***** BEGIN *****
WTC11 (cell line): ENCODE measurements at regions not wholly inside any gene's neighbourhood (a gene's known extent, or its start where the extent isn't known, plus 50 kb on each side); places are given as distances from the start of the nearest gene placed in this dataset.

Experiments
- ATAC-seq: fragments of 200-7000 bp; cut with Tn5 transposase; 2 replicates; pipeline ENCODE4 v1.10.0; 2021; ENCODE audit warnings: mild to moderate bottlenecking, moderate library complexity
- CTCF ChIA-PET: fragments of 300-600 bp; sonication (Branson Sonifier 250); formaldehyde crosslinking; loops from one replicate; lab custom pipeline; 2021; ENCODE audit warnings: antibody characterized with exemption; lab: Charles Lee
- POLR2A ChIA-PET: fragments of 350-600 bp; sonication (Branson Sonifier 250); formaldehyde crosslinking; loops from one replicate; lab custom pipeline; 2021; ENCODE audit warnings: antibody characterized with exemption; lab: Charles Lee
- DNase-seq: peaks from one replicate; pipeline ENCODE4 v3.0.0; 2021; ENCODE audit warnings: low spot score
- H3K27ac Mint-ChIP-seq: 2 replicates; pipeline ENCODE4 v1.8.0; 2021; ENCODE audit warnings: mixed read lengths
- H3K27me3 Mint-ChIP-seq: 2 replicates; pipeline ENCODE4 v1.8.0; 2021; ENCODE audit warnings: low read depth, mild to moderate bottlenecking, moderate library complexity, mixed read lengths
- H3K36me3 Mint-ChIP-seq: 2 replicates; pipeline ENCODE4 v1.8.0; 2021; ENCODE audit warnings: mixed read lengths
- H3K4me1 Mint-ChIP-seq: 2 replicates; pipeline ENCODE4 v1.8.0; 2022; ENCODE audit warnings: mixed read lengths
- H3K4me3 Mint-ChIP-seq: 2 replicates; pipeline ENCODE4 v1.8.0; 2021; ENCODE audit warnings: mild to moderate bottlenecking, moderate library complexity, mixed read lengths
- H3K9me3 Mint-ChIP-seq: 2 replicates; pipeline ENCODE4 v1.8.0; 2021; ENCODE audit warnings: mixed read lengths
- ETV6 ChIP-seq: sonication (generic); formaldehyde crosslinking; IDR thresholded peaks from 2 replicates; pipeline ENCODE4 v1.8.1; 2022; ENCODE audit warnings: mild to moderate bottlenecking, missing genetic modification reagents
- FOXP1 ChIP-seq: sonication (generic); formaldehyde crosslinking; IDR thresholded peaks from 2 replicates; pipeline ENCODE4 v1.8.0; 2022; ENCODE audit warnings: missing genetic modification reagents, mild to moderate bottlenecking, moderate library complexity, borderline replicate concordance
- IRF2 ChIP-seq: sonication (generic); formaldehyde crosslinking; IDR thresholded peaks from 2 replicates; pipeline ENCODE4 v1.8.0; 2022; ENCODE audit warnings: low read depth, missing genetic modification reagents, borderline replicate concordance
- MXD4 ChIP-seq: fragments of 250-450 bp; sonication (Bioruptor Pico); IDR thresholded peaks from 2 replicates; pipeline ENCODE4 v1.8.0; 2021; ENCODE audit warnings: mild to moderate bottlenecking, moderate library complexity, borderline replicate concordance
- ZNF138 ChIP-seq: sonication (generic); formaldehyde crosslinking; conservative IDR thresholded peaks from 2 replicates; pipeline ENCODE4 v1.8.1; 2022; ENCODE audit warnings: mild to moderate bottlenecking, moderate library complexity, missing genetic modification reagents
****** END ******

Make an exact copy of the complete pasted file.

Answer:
WTC11 (cell line): ENCODE measurements at regions not wholly inside any gene's neighbourhood (a gene's known extent, or its start where the extent isn't known, plus 50 kb on each side); places are given as distances from the start of the nearest gene placed in this dataset.

Experiments
- ATAC-seq: fragments of 200-7000 bp; cut with Tn5 transposase; 2 replicates; pipeline ENCODE4 v1.10.0; 2021; ENCODE audit warnings: mild to moderate bottlenecking, moderate library complexity
- CTCF ChIA-PET: fragments of 300-600 bp; sonication (Branson Sonifier 250); formaldehyde crosslinking; loops from one replicate; lab custom pipeline; 2021; ENCODE audit warnings: antibody characterized with exemption; lab: Charles Lee
- POLR2A ChIA-PET: fragments of 350-600 bp; sonication (Branson Sonifier 250); formaldehyde crosslinking; loops from one replicate; lab custom pipeline; 2021; ENCODE audit warnings: antibody characterized with exemption; lab: Charles Lee
- DNase-seq: peaks from one replicate; pipeline ENCODE4 v3.0.0; 2021; ENCODE audit warnings: low spot score
- H3K27ac Mint-ChIP-seq: 2 replicates; pipeline ENCODE4 v1.8.0; 2021; ENCODE audit warnings: mixed read lengths
- H3K27me3 Mint-ChIP-seq: 2 replicates; pipeline ENCODE4 v1.8.0; 2021; ENCODE audit warnings: low read depth, mild to moderate bottlenecking, moderate library complexity, mixed read lengths
- H3K36me3 Mint-ChIP-seq: 2 replicates; pipeline ENCODE4 v1.8.0; 2021; ENCODE audit warnings: mixed read lengths
- H3K4me1 Mint-ChIP-seq: 2 replicates; pipeline ENCODE4 v1.8.0; 2022; ENCODE audit warnings: mixed read lengths
- H3K4me3 Mint-ChIP-seq: 2 replicates; pipeline ENCODE4 v1.8.0; 2021; ENCODE audit warnings: mild to moderate bottlenecking, moderate library complexity, mixed read lengths
- H3K9me3 Mint-ChIP-seq: 2 replicates; pipeline ENCODE4 v1.8.0; 2021; ENCODE audit warnings: mixed read lengths
- ETV6 ChIP-seq: sonication (generic); formaldehyde crosslinking; IDR thresholded peaks from 2 replicates; pipeline ENCODE4 v1.8.1; 2022; ENCODE audit warnings: mild to moderate bottlenecking, missing genetic modification reagents
- FOXP1 ChIP-seq: sonication (generic); formaldehyde crosslinking; IDR thresholded peaks from 2 replicates; pipeline ENCODE4 v1.8.0; 2022; ENCODE audit warnings: missing genetic modification reagents, mild to moderate bottlenecking, moderate library complexity, borderline replicate concordance
- IRF2 ChIP-seq: sonication (generic); formaldehyde crosslinking; IDR thresholded peaks from 2 replicates; pipeline ENCODE4 v1.8.0; 2022; ENCODE audit warnings: low read depth, missing genetic modification reagents, borderline replicate concordance
- MXD4 ChIP-seq: fragments of 250-450 bp; sonication (Bioruptor Pico); IDR thresholded peaks from 2 replicates; pipeline ENCODE4 v1.8.0; 2021; ENCODE audit warnings: mild to moderate bottlenecking, moderate library complexity, borderline replicate concordance
- ZNF138 ChIP-seq: sonication (generic); formaldehyde crosslinking; conservative IDR thresholded peaks from 2 replicates; pipeline ENCODE4 v1.8.1; 2022; ENCODE audit warnings: mild to moderate bottlenecking, moderate library complexity, missing genetic modification reagents